oriental trumpet lilies have not only plowed thru them like butter, but are
now already six to seven feet tall and laughing at me for not staking them
while they were pliable and green. My attempts at gently tucking them
against various assorted rods and devices has proven to be too much because
I snapped one right off the other day So I carefully brought the
sacrifice and bungled attempt at restraining it before the winds and rains
and weather broke it and cut the stem at an angle and put it into a vase. I
hope it ripens and blooms for me inside. I doubt it, but what else could I
do? I love to bring flowers inside so much but know when I cut them that
they don't last as long as when they're on the
plant.......................and no room for a cutting garden yet..

I keep bringing plants home to try and plug into holes, but I now realize I
have to cease. There are plants coming from gardengal and I have a bed for
them down near the woods room that is intent on filling back up with unkempt
Japanese honeysuckle and offerings of bird droppings poison ivy. If I keep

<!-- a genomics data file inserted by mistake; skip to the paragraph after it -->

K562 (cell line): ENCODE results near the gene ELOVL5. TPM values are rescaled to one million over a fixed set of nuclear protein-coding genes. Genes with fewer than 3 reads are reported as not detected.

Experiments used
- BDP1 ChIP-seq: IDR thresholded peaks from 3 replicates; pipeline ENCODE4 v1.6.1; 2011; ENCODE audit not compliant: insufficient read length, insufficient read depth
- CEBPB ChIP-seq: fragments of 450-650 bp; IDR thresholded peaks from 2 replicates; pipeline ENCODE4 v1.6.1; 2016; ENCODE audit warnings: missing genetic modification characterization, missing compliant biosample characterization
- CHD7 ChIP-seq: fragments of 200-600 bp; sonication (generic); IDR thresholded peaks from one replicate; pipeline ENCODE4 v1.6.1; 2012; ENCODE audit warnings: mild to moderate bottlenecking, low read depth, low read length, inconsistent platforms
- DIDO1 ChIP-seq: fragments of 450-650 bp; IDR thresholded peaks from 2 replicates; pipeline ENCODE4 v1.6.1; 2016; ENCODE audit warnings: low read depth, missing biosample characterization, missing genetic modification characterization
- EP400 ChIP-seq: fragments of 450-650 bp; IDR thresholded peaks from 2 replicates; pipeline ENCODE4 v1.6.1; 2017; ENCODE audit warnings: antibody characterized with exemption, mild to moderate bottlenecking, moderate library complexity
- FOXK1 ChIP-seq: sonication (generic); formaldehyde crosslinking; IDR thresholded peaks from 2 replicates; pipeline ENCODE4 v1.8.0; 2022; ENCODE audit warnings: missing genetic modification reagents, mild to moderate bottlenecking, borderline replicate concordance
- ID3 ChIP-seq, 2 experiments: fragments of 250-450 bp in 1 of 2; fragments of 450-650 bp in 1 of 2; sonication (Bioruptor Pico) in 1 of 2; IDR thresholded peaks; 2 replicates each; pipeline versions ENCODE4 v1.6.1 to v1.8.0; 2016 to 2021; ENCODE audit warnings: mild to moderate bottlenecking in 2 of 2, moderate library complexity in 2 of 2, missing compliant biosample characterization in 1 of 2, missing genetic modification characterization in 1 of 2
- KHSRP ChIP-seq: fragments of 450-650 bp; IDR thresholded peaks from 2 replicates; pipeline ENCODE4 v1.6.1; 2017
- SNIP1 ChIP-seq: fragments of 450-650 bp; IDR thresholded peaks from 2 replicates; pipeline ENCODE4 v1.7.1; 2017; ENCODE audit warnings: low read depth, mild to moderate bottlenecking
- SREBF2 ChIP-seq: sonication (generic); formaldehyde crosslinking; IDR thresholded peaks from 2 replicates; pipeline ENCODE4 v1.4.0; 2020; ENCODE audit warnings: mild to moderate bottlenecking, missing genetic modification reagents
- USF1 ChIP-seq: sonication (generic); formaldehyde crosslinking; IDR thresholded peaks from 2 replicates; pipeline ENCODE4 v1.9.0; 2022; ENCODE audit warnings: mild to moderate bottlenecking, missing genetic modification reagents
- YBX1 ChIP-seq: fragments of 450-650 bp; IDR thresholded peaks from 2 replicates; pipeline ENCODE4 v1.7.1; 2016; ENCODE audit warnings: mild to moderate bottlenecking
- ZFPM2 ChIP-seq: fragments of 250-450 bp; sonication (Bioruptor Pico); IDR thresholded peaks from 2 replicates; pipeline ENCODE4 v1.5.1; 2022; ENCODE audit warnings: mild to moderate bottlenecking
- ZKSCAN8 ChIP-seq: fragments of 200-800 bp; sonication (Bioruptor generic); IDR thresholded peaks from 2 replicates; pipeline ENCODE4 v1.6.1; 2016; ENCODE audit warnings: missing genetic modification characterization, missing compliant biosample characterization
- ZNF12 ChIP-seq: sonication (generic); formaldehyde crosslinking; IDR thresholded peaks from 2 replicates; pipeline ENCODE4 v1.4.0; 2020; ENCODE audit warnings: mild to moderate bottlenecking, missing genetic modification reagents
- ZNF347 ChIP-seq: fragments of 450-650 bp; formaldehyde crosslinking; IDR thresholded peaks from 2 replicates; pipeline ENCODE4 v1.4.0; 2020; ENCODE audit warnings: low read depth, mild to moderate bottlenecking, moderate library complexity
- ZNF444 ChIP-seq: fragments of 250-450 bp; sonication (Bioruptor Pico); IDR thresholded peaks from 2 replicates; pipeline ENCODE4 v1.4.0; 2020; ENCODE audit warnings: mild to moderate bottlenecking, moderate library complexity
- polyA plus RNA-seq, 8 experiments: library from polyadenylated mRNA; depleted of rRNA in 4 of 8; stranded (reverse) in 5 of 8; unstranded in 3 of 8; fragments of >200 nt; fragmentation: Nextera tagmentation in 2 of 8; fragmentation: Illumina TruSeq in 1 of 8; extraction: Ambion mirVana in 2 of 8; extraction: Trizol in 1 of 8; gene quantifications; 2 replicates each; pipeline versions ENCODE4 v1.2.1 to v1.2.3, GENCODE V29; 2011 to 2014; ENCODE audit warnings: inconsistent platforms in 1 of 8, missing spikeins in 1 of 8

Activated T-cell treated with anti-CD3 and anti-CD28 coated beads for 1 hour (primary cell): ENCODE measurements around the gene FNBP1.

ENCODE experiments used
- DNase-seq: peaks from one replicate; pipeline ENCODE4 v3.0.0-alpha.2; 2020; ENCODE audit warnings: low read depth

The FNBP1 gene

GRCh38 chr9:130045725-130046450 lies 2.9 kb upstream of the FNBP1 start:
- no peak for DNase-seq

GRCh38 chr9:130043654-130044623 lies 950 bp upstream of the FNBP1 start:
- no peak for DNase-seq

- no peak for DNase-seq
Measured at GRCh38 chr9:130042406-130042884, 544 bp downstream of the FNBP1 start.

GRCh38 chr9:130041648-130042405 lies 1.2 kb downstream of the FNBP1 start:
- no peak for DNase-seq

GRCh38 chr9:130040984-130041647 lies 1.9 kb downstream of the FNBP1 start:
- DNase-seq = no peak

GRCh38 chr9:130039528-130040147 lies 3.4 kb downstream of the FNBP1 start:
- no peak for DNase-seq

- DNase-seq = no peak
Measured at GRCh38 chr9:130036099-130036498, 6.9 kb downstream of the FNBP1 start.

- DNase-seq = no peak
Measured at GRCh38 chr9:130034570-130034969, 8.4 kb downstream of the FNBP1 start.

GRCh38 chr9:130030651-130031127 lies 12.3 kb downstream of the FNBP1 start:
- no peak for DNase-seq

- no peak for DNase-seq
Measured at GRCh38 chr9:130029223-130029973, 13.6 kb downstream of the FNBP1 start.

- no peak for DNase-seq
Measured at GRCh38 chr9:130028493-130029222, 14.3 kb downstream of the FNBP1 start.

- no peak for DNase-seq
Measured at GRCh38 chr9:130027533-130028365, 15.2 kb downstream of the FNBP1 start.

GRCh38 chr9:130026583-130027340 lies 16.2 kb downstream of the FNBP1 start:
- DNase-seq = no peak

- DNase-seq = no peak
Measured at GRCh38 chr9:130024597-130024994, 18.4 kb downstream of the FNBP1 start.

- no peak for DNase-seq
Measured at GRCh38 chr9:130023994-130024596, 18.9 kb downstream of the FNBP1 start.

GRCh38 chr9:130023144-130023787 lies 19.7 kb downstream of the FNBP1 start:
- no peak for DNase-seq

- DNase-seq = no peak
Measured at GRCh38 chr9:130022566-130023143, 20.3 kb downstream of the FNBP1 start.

bringing home plants, I won't have a place to put them when they get here.

**And we're in a drought. A bad one for here. Now I am 8 inches below
normal, and I almost lost a Forest Pansy redbud. I did lose the two
Eastern Redbuds I planted in my woods because I haven't had the time to get
down there and water them in my desert woods and they stand down there in
sadness and neglect. I should be ashamed.

The twisted Filbert has survived, and I watered it deep today, as well as a
deep watering to the first surviving Forest Pansy, as well as a deep
watering of the Kousa dogwood, the Yoshino cherry and the replacement Forest
pansy. I see I lost the Viburnum tomentosa and just barely managed to save
the small yellow twig dogwood I tucked behind a woods box that houses the
black irises and assorted plants.

**(since I started this, we FINALLY got some major rains up on my ridge.
INCHES of it.) With those lightening shows that feed the trees and scrub the
dust off of everything. I could hear great sucking sounds from the stressed
trees around me, and little whirlpool sounds as rain filled up the thousands